I realize that it might not always be them making the restriction. They might have licensed content under similar silly laws. But they also won't let me watch local news, etc. that they produce.
They need to come up with a better way to enforce these restrictions. What does it matter where I am when I'm wanting to watch it?
Google G-Suite is another one that frustrates me with a passion that's hard to describe. The issue with it, is that every time I connect from a different network, even within the country, they block access to my accounts.
Eventually they send me an email telling me that "someone has your password" (I'm thinking No S*** Sherlock, that would be me), and proudly telling me that they've saved me, from myself. And then even though they check with me later "did you block you", and I say yes, they still keep doing the same thing.
And they never learn. Even if I go back to a location where I've been before, they don't remember that.
Worse, the ISVs often have different points of presence, even within the country. If I'm connected to TPG, I could appear to have connected in Sydney,
and then minutes later, I might appear to be connected in Brisbane.
Same with my Telstra mobile broadband. To them it looks like I'm suddenly in the Gold Coast.
Bottom line is that I've often barely moved.
It's only the connectivity of the ISP that's changed. And Google offer no way to disable that, apart from things like 2FA based upon your phone. But then they don't have a good solution if I'm travelling out of the country with a different phone, or am unable to receive SMS messages.
I'm not sure what the answer is as yet, but I know that heavy reliance upon geolocation certainly isn't the answer.
Banks, Councils, and Government Departments are often lecturing customers about protecting against identity theft, yet they often a indirect potential cause of that threat.
Sending to Old Addresses
This one really frustrates me. When we change the postal address for one of our accounts, they almost always send a letter to our old street address. I can imagine why they think that's a sensible idea, but if we've already left that address, what they are doing is sending our private details to whoever now occupies the house.
How can that be sensible from a security point of view, in any way?
Over the years, we've had a post box for most of our mail. It just makes sense because:
We travel quite a lot
Mail hanging out of a street letterbox is a clear sign that someone's away
It's way more secure than mail that goes to a street letterbox
And yet banks and councils so often insist on sending things to the street address. How can a dodgy mailbox on the street be a better place to send things than an Australia Post PO Box?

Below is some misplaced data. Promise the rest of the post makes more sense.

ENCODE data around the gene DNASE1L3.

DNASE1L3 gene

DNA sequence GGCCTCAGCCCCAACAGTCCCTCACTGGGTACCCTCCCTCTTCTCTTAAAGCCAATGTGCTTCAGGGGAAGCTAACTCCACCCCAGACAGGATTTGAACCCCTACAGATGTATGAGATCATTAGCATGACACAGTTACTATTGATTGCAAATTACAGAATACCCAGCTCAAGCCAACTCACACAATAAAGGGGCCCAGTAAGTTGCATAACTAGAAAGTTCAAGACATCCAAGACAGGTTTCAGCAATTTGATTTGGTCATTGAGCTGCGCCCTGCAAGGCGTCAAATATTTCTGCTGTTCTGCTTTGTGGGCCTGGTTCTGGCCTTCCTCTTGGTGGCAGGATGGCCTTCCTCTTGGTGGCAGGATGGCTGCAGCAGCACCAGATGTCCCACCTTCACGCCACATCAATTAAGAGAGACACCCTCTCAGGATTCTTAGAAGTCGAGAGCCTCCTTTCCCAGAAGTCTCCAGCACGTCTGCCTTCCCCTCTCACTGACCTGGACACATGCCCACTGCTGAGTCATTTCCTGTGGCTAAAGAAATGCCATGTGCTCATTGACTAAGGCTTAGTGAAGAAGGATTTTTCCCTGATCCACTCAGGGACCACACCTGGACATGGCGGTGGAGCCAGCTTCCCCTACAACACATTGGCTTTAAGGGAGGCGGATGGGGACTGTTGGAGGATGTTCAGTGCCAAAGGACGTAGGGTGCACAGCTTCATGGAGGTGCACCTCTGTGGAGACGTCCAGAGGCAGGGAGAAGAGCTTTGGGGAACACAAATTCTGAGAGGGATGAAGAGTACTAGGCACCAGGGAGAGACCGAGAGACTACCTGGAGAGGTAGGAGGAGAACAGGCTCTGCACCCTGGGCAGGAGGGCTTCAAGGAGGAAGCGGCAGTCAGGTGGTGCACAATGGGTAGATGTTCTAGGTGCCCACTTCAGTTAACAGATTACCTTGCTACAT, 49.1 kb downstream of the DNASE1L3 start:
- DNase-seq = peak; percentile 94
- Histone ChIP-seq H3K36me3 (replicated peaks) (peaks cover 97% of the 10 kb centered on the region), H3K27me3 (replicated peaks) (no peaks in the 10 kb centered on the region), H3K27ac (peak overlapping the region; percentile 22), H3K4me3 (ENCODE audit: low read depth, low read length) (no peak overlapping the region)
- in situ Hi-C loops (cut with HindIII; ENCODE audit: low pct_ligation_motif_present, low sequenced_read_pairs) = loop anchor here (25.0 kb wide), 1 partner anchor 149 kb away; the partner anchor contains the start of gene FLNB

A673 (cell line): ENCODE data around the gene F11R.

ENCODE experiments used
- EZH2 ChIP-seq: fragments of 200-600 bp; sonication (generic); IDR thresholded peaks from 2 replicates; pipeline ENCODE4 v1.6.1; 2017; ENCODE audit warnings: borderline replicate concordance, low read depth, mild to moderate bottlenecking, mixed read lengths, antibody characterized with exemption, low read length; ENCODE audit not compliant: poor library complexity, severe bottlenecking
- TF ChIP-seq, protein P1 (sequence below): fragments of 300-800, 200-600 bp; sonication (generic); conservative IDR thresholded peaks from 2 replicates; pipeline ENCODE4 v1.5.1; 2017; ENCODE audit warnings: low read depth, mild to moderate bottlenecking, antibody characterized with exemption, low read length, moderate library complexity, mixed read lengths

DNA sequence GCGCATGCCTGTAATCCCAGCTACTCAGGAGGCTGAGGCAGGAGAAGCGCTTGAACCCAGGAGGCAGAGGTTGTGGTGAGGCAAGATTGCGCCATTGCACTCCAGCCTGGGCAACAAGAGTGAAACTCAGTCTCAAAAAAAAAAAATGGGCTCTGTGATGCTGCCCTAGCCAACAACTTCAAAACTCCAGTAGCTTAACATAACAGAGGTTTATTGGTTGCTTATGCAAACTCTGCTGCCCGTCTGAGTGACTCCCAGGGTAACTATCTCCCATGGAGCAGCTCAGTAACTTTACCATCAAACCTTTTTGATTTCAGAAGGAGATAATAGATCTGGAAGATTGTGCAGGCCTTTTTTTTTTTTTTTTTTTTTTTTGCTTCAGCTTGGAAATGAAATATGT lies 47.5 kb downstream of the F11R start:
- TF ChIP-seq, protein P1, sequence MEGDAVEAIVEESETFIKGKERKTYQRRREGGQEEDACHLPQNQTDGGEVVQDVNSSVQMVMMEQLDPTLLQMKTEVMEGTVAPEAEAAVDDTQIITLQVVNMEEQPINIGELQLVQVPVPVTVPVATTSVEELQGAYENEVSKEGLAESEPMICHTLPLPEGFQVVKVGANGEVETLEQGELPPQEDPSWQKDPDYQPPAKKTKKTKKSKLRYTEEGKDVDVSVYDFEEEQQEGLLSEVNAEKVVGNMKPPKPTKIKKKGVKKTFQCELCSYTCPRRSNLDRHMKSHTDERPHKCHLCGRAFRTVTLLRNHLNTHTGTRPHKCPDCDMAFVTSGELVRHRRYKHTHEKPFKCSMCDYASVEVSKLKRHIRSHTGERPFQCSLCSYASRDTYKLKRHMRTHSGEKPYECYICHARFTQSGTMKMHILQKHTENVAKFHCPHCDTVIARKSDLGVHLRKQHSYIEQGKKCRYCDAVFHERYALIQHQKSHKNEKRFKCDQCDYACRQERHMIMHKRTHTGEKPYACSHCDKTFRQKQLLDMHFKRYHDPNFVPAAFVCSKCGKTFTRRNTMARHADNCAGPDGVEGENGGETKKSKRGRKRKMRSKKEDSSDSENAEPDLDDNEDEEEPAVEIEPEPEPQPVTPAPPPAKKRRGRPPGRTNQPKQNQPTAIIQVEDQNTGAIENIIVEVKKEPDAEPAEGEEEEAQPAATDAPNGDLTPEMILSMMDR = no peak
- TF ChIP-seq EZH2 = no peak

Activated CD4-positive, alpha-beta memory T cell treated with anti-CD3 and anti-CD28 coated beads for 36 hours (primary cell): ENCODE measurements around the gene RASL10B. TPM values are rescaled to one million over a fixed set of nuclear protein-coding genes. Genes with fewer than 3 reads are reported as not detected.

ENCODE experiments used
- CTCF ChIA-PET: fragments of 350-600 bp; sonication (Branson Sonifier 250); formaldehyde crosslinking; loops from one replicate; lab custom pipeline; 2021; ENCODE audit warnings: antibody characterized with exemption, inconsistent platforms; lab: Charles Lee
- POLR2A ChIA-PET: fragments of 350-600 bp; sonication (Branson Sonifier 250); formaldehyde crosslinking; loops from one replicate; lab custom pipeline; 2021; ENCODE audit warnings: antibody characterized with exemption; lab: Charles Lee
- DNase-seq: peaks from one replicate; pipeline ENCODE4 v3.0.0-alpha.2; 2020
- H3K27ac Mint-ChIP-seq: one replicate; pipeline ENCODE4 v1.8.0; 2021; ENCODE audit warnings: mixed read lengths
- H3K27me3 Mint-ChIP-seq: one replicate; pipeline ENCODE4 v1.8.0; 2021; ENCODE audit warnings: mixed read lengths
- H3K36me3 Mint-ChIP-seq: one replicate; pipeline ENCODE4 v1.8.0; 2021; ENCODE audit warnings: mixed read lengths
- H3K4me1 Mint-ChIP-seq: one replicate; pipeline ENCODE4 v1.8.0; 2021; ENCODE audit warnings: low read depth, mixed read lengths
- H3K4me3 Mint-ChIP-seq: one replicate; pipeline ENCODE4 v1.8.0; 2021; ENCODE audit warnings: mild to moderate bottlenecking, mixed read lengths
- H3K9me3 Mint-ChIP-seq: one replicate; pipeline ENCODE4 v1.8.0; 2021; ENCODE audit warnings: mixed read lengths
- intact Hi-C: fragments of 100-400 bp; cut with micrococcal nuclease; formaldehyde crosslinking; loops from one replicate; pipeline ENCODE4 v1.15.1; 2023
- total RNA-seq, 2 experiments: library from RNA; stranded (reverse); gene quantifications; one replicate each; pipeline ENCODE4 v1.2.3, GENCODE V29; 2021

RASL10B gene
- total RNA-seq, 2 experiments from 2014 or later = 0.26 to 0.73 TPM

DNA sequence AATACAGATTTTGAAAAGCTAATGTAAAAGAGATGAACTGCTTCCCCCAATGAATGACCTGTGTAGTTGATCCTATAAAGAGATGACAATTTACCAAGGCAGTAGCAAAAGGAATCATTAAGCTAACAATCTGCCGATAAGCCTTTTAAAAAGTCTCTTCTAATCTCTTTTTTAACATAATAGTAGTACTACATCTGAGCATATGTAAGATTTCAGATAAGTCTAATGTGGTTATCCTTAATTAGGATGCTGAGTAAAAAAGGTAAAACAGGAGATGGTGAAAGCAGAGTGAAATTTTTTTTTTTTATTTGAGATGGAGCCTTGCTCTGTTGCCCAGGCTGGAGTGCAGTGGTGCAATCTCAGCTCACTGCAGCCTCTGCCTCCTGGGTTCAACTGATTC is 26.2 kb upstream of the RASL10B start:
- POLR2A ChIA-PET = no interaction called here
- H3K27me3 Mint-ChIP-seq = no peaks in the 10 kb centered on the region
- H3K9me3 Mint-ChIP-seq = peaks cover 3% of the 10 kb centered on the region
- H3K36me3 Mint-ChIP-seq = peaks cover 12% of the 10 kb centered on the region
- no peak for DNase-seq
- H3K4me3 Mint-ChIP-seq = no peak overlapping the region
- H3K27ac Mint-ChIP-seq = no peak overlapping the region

In some countries, PO Boxes have been used to keep things anonymous but in Australia, you have to do all sorts of identity checks to get one in the first place, so that shouldn't be an issue.
All they do by insisting on sending to street addresses is open their customers up to more chance of identity theft. It's way too easy to steal accounts and other mail from mailboxes outside houses or apartments.
That's often all an nasty person needs to start an attack, and it's the very people who should be helping to avoid it that are causing it. These same account documents are often then the required items for proving or establishing an identity.
I spend a lot of time mentoring on client sites, and many of the clients are large organizations. Often these organizations require me to attend "training" on a regular basis, to satisfy their corporate compliance goals.
I don't mind doing this at all, even though the course on conflicts of interest, or handling private or sensitive data, at company A is invariably almost word for word the equivalent course that I do at company B, and company C.
The ones that I really don't like though, are the ones where the corporate IT security is spelled out like it's obvious, and yet I know that what they're pushing doesn't meet any of the current guidelines that have been created from serious research into the topics. For example, the NIST guidelines on passwords would be a good start.
Training should involve learning something.
The vast majority of staff at the organizations wouldn't learn anything from these "courses" and invariably, the questions that they need to get say 80% correct on, are so mind-numbingly obvious, that I see many staff not even paying attention when the videos are playing, and just quickly answering the questions at the end, to keep their managers happy.
But my biggest issue is that for many companies, almost all the corporate training budget is now going to these "courses". My take on this is that the cost of delivering this material should be in a "corporate compliance" budget, not in anything that pretends to be a "training" budget.